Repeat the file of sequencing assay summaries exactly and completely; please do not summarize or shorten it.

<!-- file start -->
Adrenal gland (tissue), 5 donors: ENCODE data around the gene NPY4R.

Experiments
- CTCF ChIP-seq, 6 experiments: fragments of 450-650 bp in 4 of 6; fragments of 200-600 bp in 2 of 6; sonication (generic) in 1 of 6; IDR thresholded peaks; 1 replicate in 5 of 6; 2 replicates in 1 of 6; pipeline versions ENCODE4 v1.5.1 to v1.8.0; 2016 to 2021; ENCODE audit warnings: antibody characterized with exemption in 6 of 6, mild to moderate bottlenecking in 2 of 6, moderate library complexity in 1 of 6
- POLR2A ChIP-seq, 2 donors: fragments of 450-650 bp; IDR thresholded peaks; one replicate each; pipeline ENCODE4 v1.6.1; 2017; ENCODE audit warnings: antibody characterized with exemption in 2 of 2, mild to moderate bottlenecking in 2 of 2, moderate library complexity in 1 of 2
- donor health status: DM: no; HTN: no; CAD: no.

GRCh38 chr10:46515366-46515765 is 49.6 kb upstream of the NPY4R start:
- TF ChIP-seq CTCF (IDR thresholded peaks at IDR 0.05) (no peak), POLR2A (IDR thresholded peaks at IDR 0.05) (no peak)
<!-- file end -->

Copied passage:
Adrenal gland (tissue), 5 donors: ENCODE data around the gene NPY4R.

Experiments
- CTCF ChIP-seq, 6 experiments: fragments of 450-650 bp in 4 of 6; fragments of 200-600 bp in 2 of 6; sonication (generic) in 1 of 6; IDR thresholded peaks; 1 replicate in 5 of 6; 2 replicates in 1 of 6; pipeline versions ENCODE4 v1.5.1 to v1.8.0; 2016 to 2021; ENCODE audit warnings: antibody characterized with exemption in 6 of 6, mild to moderate bottlenecking in 2 of 6, moderate library complexity in 1 of 6
- POLR2A ChIP-seq, 2 donors: fragments of 450-650 bp; IDR thresholded peaks; one replicate each; pipeline ENCODE4 v1.6.1; 2017; ENCODE audit warnings: antibody characterized with exemption in 2 of 2, mild to moderate bottlenecking in 2 of 2, moderate library complexity in 1 of 2
- donor health status: DM: no; HTN: no; CAD: no.

GRCh38 chr10:46515366-46515765 is 49.6 kb upstream of the NPY4R start:
- TF ChIP-seq CTCF (IDR thresholded peaks at IDR 0.05) (no peak), POLR2A (IDR thresholded peaks at IDR 0.05) (no peak)